Nissan Motor Co. (7201), Japan’s second- biggest carmaker, plans to expand sales of its low-end Datsun brand to the Middle East, Africa, and Latin America, Chief Executive Officer Carlos Ghosn said.
The company plans to sell Datsun cars in those regions after introducing them in Indonesia, India and Russia starting in 2014, Ghosn said in a Bloomberg Television interview in Hong Kong today.
“We’re going to go step by step,” Ghosn said. “It’s going to be affordable.”
Ghosn is reviving the Datsun brand after three decades to capture demand for low-end cars in emerging markets as part of Nissan’s plans to increase its share of global vehicle sales to 8 percent by March 2017. Nissan has said it expects Datsun, the company’s third global brand, to account for as much as half of its sales in those markets in five years.
Nissan rose 3.8 percent to 771 yen as of 10:44 a.m. in Tokyo trading, while the benchmark Nikkei 225 Stock Average added 1 percent.
In China, the company plans to produce vehicles at “full- speed” and stockpiling in the country is “not an issue for Nissan,” Ghosn said. The Chinese auto market will probably increase 7 percent to 8 percent this year, Ghosn said.
Ghosn, who’s in Hong Kong today to open the company’s new Infiniti global headquarters there, reiterated the company’s plans for Infiniti to account for 10 percent of the global luxury car market by fiscal 2016.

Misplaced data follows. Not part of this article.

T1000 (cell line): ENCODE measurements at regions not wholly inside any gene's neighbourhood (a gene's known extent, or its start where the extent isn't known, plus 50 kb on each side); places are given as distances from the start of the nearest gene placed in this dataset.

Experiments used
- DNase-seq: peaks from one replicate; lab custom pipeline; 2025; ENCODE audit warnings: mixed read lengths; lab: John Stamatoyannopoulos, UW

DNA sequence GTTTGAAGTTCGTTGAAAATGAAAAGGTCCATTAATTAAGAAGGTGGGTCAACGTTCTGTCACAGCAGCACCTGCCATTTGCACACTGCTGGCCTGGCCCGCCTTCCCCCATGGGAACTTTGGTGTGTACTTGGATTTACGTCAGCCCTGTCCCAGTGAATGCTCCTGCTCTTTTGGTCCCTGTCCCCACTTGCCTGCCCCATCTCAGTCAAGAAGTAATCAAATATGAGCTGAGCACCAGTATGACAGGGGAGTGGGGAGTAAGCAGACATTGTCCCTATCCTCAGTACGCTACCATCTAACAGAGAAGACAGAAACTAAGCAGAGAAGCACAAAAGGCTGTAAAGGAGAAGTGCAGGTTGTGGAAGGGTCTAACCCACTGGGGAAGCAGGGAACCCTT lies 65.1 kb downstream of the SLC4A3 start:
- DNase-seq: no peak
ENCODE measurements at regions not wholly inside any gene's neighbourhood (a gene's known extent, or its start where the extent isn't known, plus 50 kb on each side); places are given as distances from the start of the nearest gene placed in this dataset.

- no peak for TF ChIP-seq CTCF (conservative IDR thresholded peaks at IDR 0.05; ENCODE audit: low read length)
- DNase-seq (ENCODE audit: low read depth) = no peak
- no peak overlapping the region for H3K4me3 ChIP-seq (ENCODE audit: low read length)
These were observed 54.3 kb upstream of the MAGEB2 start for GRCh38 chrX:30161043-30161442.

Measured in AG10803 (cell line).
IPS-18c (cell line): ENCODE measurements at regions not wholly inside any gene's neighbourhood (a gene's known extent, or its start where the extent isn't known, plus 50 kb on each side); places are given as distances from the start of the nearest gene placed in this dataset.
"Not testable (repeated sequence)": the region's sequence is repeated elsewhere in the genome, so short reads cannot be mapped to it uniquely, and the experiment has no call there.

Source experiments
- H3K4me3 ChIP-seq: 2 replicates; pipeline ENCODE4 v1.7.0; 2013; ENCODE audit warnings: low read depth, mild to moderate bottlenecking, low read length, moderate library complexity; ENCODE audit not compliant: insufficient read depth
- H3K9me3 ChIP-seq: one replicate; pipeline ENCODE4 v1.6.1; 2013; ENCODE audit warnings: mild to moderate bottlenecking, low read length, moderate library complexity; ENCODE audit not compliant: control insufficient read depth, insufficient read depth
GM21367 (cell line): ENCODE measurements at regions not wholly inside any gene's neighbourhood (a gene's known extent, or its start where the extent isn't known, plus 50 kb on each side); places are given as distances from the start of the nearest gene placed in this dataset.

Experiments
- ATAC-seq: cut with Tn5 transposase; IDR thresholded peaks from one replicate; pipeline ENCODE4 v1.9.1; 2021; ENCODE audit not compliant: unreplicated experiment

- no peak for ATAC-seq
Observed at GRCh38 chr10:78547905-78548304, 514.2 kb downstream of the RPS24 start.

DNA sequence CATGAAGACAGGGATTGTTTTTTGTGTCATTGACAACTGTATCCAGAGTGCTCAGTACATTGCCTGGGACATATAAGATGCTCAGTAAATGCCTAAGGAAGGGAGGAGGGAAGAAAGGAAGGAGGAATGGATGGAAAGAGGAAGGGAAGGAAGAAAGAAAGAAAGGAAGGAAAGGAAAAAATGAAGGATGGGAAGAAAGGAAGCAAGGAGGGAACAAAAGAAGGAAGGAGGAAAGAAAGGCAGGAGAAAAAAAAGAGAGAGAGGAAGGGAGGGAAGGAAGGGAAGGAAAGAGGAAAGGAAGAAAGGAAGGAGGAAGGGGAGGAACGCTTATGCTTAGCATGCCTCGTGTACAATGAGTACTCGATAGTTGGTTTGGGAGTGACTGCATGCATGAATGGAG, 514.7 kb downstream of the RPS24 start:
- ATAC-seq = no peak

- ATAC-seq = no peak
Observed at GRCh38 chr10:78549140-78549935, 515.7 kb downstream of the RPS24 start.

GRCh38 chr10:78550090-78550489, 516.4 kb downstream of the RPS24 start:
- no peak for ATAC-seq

On the yen, Ghosn said he expects the Japanese currency to weaken to 80 to 85 yen against the dollar.
To contact the reporters on this story: Anna Mukai in Tokyo at firstname.lastname@example.org; Susan Li in Hong Kong at email@example.com
To contact the editor responsible for this story: Young-Sam Cho at firstname.lastname@example.orgMay 22 (Bloomberg) -- Nissan Motor Co. Chief Executive Officer Carlos Ghosn talks about the automaker's business strategy, the growth outlook for emerging markets including China, and the yen. Ghosn, who is in Hong Kong today to open the company’s new Infiniti global headquarters, speaks with Susan Li on Bloomberg Television's "First Up." (Source: Bloomberg)